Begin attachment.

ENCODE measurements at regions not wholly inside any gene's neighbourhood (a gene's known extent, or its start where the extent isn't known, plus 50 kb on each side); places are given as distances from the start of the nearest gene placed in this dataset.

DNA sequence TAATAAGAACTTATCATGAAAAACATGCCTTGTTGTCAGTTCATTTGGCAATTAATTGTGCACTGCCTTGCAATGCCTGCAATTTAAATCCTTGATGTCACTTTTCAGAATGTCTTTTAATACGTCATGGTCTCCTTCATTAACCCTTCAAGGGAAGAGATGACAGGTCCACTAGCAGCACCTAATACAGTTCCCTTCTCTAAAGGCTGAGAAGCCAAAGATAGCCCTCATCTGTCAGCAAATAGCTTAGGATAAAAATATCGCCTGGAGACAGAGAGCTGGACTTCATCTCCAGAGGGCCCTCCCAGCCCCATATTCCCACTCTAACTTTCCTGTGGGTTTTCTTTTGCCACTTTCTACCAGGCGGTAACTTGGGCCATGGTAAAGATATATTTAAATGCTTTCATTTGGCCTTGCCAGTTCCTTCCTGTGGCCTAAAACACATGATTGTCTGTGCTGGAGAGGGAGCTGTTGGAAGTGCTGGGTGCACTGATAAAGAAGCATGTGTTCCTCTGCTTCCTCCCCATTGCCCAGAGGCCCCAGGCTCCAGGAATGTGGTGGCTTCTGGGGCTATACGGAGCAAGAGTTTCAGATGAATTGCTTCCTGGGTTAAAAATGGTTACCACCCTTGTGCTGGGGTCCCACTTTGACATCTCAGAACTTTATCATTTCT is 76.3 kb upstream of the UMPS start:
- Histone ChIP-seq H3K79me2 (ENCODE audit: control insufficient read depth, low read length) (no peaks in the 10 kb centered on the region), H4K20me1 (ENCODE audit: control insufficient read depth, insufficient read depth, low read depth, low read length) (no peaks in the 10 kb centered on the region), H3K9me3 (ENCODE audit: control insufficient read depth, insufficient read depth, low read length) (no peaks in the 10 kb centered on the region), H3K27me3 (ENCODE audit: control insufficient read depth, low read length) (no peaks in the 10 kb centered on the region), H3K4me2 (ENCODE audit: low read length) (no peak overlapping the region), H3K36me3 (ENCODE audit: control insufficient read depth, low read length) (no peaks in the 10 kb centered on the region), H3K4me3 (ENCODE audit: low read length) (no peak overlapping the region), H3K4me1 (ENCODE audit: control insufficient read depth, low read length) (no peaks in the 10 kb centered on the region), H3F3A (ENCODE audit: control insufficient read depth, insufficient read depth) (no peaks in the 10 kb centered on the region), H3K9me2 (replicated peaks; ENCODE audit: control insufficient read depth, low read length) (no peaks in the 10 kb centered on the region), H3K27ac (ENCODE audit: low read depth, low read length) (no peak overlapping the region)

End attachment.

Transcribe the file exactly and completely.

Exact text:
ENCODE measurements at regions not wholly inside any gene's neighbourhood (a gene's known extent, or its start where the extent isn't known, plus 50 kb on each side); places are given as distances from the start of the nearest gene placed in this dataset.

DNA sequence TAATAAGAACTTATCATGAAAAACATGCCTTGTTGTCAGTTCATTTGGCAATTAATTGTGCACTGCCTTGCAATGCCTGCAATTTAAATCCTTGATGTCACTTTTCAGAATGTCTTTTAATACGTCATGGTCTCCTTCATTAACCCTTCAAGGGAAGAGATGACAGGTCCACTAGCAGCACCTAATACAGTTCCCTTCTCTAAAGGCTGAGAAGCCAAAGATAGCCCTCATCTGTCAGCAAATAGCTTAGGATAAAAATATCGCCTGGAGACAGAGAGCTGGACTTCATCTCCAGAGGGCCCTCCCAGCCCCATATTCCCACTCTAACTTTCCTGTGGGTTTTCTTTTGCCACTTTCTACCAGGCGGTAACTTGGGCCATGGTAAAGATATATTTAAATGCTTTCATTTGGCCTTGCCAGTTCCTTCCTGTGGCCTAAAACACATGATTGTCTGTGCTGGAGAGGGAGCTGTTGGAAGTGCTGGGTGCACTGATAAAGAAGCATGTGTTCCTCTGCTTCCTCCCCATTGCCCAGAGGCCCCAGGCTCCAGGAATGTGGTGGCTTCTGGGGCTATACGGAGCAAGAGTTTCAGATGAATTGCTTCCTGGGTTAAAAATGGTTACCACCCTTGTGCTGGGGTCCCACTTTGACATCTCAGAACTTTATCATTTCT is 76.3 kb upstream of the UMPS start:
- Histone ChIP-seq H3K79me2 (ENCODE audit: control insufficient read depth, low read length) (no peaks in the 10 kb centered on the region), H4K20me1 (ENCODE audit: control insufficient read depth, insufficient read depth, low read depth, low read length) (no peaks in the 10 kb centered on the region), H3K9me3 (ENCODE audit: control insufficient read depth, insufficient read depth, low read length) (no peaks in the 10 kb centered on the region), H3K27me3 (ENCODE audit: control insufficient read depth, low read length) (no peaks in the 10 kb centered on the region), H3K4me2 (ENCODE audit: low read length) (no peak overlapping the region), H3K36me3 (ENCODE audit: control insufficient read depth, low read length) (no peaks in the 10 kb centered on the region), H3K4me3 (ENCODE audit: low read length) (no peak overlapping the region), H3K4me1 (ENCODE audit: control insufficient read depth, low read length) (no peaks in the 10 kb centered on the region), H3F3A (ENCODE audit: control insufficient read depth, insufficient read depth) (no peaks in the 10 kb centered on the region), H3K9me2 (replicated peaks; ENCODE audit: control insufficient read depth, low read length) (no peaks in the 10 kb centered on the region), H3K27ac (ENCODE audit: low read depth, low read length) (no peak overlapping the region)